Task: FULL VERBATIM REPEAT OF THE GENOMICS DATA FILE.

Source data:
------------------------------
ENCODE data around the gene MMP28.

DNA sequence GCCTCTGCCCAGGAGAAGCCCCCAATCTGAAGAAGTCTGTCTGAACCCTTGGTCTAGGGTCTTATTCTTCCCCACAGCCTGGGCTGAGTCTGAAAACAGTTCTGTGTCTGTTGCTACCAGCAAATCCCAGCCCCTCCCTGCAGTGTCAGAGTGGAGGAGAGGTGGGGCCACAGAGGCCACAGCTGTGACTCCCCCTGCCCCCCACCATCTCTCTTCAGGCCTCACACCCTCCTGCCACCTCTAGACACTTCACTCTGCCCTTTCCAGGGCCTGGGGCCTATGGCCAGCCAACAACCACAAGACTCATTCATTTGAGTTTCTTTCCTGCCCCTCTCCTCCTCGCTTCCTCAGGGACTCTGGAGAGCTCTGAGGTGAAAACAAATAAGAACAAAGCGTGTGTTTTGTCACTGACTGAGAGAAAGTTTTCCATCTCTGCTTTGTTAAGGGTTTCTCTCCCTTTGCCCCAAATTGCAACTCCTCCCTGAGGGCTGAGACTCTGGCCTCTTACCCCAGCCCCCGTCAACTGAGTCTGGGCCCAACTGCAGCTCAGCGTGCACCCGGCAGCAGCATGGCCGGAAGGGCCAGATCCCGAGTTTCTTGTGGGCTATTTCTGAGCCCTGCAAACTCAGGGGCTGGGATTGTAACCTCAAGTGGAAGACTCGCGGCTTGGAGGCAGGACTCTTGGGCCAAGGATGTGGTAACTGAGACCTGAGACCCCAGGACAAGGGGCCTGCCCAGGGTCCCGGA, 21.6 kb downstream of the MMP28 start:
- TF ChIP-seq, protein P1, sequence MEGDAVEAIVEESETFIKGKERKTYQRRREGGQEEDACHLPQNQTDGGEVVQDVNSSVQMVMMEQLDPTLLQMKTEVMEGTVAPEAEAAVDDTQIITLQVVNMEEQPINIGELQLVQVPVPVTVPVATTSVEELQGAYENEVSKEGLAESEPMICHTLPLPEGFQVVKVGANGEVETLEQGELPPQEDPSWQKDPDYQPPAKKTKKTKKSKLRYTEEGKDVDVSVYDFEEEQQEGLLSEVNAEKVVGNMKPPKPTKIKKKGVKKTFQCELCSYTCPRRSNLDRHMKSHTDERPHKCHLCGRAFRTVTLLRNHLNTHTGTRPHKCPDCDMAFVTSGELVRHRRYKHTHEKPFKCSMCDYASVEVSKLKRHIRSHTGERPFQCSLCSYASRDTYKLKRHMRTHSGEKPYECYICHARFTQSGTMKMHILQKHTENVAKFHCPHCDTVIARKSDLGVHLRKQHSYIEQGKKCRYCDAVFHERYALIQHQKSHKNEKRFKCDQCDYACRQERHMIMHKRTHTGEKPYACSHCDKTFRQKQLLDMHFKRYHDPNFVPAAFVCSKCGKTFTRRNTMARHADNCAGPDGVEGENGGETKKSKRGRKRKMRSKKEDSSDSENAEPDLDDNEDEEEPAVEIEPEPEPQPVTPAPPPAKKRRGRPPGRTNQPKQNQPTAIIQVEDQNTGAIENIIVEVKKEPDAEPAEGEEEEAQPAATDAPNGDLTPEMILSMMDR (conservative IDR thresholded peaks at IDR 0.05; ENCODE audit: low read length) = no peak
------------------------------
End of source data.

ENCODE data around the gene MMP28.

DNA sequence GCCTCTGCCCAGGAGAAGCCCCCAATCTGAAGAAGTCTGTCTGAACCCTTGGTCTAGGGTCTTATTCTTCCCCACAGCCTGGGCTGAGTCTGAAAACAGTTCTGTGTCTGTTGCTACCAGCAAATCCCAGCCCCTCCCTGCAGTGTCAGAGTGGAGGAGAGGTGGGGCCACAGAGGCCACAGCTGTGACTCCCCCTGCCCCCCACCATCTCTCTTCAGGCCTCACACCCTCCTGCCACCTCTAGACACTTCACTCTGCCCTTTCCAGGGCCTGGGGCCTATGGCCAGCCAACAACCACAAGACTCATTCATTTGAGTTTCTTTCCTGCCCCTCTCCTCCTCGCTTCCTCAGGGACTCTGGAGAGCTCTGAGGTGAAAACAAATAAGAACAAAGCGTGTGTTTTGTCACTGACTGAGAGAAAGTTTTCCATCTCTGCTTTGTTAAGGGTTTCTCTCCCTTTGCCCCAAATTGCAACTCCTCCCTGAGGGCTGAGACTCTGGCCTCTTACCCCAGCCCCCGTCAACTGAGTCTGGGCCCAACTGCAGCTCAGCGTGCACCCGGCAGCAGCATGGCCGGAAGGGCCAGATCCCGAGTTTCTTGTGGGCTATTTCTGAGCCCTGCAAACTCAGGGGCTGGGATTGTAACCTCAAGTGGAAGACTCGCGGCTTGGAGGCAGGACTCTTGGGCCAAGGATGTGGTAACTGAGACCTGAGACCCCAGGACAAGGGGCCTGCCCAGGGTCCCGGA, 21.6 kb downstream of the MMP28 start:
- TF ChIP-seq, protein P1, sequence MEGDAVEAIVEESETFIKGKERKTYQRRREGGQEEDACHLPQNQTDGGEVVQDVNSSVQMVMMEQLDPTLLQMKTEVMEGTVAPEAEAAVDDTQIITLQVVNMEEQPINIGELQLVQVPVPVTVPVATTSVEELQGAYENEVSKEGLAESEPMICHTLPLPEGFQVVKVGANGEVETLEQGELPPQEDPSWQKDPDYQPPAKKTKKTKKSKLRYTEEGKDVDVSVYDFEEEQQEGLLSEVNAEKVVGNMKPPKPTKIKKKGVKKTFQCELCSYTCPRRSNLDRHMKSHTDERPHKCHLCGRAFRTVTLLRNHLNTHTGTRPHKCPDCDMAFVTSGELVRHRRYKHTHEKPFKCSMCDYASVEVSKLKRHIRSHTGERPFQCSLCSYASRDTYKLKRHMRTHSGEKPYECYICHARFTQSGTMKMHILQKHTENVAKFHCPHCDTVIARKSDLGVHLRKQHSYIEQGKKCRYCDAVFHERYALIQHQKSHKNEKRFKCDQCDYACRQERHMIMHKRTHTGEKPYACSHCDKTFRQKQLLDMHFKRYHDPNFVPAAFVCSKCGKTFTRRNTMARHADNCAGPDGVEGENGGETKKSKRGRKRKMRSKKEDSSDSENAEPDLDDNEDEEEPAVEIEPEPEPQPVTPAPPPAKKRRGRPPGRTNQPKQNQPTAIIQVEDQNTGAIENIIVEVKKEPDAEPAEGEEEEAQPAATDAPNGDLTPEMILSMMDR (conservative IDR thresholded peaks at IDR 0.05; ENCODE audit: low read length) = no peak